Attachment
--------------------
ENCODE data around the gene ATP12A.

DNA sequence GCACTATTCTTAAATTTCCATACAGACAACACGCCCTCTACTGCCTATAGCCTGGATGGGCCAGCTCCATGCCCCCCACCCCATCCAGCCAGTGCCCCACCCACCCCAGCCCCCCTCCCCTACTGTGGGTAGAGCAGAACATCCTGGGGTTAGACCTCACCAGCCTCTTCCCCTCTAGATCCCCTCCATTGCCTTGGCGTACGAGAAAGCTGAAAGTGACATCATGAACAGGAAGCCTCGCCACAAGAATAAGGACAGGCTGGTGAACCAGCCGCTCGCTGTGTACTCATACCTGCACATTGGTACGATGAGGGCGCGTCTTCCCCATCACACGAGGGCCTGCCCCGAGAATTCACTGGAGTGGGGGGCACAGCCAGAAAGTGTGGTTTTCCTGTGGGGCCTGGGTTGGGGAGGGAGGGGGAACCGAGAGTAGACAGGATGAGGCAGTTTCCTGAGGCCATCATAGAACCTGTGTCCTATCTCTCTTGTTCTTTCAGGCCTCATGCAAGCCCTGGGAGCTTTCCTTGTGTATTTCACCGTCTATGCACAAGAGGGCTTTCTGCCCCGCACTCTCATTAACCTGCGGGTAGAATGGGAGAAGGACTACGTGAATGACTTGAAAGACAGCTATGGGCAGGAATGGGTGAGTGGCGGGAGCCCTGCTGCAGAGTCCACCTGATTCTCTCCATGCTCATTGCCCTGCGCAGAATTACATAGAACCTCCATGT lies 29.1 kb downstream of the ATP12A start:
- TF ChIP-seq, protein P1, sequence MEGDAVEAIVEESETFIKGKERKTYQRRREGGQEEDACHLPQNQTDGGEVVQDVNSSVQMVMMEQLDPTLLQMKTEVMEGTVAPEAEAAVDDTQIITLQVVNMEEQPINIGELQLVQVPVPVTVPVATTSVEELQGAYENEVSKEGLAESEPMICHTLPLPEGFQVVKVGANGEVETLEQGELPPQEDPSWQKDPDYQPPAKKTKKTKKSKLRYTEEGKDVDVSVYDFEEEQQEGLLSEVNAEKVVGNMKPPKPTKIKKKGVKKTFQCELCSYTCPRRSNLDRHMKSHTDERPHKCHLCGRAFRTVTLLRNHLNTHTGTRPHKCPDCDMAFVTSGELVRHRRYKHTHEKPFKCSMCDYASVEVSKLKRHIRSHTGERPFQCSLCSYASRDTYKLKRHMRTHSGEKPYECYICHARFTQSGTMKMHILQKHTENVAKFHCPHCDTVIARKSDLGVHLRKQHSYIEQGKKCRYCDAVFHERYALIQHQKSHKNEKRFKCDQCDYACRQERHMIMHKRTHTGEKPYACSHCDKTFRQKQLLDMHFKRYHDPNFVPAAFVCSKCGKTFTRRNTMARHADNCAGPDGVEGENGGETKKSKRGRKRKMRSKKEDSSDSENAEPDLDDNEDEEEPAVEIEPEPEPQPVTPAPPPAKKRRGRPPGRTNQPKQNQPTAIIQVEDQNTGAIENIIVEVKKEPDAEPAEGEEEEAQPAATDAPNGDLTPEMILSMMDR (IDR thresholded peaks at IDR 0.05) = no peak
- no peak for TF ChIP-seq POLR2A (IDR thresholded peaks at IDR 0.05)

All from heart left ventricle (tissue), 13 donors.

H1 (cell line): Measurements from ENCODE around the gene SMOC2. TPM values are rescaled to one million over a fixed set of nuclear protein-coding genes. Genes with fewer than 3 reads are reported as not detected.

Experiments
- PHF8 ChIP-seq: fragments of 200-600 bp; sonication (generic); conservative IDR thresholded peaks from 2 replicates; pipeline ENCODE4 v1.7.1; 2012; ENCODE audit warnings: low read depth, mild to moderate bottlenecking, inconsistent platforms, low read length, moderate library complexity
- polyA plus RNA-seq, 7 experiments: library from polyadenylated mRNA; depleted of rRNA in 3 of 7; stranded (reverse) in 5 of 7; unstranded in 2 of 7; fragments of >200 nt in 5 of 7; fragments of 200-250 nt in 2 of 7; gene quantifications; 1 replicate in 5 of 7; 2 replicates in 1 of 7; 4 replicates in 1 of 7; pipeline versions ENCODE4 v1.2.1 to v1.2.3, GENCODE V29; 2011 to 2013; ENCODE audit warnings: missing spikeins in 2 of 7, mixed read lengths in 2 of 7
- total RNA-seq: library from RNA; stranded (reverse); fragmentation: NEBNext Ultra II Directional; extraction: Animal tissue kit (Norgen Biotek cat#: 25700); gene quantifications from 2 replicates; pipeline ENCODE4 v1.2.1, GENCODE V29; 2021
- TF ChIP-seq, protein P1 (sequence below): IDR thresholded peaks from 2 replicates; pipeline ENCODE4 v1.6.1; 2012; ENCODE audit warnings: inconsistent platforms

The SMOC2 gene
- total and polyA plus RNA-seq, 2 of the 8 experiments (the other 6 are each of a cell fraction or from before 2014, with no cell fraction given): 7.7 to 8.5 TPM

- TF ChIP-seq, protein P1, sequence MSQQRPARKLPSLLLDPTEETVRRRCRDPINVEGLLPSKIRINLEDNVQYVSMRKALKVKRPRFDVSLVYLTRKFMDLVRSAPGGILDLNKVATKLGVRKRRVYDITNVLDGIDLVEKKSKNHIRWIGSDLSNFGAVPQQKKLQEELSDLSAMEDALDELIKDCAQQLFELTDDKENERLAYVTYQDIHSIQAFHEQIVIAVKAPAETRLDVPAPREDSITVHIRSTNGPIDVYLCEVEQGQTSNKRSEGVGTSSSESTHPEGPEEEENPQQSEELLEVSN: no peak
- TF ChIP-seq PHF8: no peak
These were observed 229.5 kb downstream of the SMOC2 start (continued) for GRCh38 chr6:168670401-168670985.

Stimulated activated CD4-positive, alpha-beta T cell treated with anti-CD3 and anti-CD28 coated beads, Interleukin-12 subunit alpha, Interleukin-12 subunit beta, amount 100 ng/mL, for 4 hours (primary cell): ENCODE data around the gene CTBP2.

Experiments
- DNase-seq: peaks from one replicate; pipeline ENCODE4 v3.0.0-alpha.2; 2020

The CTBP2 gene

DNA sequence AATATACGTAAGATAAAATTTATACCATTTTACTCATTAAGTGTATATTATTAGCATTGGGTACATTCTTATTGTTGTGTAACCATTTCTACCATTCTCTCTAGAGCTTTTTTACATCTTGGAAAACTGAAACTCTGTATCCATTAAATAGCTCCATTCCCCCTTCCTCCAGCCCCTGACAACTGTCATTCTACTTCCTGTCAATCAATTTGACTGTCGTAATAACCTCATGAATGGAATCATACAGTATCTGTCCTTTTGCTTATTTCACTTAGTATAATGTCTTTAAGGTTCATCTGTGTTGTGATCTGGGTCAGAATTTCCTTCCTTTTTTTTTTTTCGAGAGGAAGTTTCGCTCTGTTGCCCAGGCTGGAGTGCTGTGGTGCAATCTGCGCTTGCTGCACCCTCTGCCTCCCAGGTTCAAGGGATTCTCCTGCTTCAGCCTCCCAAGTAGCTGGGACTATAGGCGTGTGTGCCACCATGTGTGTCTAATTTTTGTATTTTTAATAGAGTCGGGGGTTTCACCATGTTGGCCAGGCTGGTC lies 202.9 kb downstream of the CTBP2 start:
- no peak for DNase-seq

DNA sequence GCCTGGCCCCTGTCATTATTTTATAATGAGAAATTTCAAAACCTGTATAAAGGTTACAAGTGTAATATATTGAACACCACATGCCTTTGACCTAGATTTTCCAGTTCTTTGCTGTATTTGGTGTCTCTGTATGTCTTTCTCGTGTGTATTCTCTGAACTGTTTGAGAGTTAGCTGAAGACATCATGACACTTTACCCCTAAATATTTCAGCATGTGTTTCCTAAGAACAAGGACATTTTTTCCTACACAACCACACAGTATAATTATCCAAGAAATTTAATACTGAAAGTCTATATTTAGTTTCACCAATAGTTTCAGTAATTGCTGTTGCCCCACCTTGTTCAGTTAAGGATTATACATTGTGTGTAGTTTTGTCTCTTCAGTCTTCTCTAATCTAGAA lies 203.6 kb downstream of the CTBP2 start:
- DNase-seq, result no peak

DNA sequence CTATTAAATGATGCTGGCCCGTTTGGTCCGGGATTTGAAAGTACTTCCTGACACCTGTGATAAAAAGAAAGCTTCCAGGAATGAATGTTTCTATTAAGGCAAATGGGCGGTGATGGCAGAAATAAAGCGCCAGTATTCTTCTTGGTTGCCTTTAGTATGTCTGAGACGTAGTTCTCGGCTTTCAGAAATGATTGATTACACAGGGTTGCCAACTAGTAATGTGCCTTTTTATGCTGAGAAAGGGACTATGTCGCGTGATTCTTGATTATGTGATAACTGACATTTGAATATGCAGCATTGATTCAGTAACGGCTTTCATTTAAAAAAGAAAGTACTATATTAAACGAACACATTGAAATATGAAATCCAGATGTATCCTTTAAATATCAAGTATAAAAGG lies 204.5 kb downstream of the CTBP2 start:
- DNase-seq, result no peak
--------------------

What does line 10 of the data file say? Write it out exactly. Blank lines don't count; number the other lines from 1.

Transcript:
- total RNA-seq: library from RNA; stranded (reverse); fragmentation: NEBNext Ultra II Directional; extraction: Animal tissue kit (Norgen Biotek cat#: 25700); gene quantifications from 2 replicates; pipeline ENCODE4 v1.2.1, GENCODE V29; 2021